Something like a consensus seems to have developed among fans of the excellent "Justified" (FX) that the show's 5th season, which ended on Tuesday, has been the show's best since the sainted second. That was the one for which Margo Martindale won her Emmy as hillbilly Queenpin Mags Bennett. We agree, and would add that the blueprint for the 6th and final season offered in the episode's final minutes was thrilling, promising both the fulfillment of burgeoning fatherly impulses in Raylan, hinted throughout the season, and a cathartic resolution of his contentious lifelong relationship with eloquent sociopath Boyd Crowder (Walton Goggins).
(FX is already developing a series that could be a natural successor to "Justified," an adaptation of Charles Willeford's Hoke Moseley novels from Scott Frank and Curtis Hanson, to star Paul Giamatti.)
As his hugely entertaining scenes sparring with Goggins have demonstrated from the beginning, Olyphant is at his best when reacting to and deftly out-maneuvering charismatic, brainy adversaries. (His sangfroid reminds us of a great line of director Walter Hill: "In my movies, when somebody pulls a gun, character is how many times you blink.") Martindale's virtuoso layered performance as Mags, with its interplay of smother-motherhood and vicious calculation, set the bar impossibly high. Neither knife-sharpening BBQ master Ellstin Limehouse (Mykelti Williamson) nor sharp-dressed Detroit carpetbagger Robert Quarles (Neal McDonough) were as deliciously intimidating.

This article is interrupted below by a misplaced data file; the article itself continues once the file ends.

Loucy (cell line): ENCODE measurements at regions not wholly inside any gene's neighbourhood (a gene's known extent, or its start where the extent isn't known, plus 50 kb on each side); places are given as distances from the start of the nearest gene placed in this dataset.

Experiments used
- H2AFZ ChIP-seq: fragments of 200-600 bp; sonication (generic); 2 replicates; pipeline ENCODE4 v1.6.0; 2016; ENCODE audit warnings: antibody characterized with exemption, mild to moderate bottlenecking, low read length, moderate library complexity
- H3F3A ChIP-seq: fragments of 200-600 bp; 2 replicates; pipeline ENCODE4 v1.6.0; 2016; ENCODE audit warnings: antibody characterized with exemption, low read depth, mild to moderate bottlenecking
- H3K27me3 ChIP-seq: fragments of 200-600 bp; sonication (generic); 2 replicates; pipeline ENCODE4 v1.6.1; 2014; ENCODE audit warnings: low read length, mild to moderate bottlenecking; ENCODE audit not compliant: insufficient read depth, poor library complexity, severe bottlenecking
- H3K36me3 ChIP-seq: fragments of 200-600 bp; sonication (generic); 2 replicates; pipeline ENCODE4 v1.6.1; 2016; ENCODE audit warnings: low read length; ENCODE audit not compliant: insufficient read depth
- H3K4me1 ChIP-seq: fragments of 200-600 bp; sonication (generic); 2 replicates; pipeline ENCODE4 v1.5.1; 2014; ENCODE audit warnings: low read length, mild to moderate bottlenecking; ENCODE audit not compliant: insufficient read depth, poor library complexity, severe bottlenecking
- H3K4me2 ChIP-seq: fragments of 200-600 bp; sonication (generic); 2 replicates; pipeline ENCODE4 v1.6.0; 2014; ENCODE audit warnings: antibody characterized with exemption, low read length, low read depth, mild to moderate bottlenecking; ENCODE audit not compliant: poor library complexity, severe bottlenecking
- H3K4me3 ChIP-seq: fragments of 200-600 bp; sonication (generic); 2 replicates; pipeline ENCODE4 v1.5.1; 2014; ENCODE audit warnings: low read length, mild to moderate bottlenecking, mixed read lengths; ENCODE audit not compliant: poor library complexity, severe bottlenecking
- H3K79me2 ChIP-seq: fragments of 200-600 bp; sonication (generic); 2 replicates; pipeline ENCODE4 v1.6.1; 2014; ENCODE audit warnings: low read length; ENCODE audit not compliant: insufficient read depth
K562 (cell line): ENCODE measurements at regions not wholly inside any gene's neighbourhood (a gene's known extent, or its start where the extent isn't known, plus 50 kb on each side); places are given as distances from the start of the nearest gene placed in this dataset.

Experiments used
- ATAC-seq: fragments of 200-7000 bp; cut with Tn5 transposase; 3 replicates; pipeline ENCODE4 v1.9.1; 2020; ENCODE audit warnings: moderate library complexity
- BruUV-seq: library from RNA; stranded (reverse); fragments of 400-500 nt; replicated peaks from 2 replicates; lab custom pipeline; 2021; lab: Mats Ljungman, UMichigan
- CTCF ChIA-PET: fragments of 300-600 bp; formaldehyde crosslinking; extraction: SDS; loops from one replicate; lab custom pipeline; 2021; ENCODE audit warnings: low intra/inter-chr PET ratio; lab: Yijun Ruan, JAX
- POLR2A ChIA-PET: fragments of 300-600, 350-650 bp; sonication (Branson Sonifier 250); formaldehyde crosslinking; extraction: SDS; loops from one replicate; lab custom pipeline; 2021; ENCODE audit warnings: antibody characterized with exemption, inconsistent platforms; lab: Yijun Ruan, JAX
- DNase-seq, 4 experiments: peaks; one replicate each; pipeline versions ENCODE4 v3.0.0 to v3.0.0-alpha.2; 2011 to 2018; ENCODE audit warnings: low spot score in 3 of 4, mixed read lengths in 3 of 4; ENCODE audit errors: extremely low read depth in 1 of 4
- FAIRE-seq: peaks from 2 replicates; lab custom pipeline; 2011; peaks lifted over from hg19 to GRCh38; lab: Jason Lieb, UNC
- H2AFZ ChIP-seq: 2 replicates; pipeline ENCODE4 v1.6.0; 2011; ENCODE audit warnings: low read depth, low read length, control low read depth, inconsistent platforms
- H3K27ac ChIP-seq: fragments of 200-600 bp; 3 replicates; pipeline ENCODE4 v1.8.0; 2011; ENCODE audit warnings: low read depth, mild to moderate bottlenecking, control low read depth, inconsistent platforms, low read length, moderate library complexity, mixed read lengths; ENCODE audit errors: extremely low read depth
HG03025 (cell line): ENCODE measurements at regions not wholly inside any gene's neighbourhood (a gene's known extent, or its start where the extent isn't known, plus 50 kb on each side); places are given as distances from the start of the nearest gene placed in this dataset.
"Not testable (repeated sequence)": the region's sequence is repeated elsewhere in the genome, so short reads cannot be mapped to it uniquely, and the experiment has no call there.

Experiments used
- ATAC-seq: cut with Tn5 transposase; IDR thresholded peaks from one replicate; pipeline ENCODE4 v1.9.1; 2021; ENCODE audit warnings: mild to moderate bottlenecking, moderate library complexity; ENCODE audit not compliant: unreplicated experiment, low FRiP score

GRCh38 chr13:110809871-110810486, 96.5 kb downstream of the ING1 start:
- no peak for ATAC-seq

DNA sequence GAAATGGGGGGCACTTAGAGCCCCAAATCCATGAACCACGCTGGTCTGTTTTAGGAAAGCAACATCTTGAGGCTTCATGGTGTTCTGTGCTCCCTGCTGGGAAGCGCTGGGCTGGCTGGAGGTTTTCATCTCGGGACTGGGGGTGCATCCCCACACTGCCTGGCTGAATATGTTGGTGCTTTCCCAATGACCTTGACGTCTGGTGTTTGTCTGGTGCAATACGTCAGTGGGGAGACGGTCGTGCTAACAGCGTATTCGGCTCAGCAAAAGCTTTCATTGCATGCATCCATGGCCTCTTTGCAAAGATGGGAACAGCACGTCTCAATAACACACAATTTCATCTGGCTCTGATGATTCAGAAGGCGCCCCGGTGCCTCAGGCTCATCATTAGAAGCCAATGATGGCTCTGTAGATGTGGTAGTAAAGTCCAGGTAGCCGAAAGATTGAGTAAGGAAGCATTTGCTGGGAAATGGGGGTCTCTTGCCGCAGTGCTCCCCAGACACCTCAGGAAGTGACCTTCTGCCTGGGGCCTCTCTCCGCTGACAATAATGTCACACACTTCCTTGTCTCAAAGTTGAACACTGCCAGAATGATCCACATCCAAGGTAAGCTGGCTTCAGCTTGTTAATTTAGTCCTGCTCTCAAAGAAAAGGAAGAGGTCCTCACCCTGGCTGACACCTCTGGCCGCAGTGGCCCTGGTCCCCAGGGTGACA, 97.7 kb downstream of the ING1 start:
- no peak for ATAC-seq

Season 5 was able to overcome the Not-as-Good-as-Mags-Bennett curse by not placing the entire adversarial burden on a single pair of shoulders, but by parceling out among several excellent actors another close-knit backwoods criminal clan: The Florida-based Crowe clan of white trash meth gangsters, introduced in Season 1 when weasely kid brother Dewey Crowe (Damon Herriman) had a close encounter with a steering column.
The repellent qualities of Michael Rapaport's sullen, bullying older brother Daryl Crowe Jr., all blunt force without a trace of finesse or empathy, even for his own kin, were counteracted to some extent by the raw-nerve conflicted emotionalism of Alicia Witt's soulful Wendy, the Crowe family's in-house attorney, navigating a different version of the mother/crook contradiction.
Parental and family issues were everywhere this season, as they were built into the premise of the series. Raylan fled from his hometown of Harlan and ensnaring relationships with his evil father and reprobate old friends, including Boyd, in the earlier stories Elmore Leonard wrote about him. He was forced to return to Kentucky in "Fire in the Hole," the short story that became the basis of the series. So there would be a nice symmetry if this classic Golden Age entertainment were to end, next year, with Raylan's return home -- if not to the old homestead, then to the new home that now seems to be his for the asking.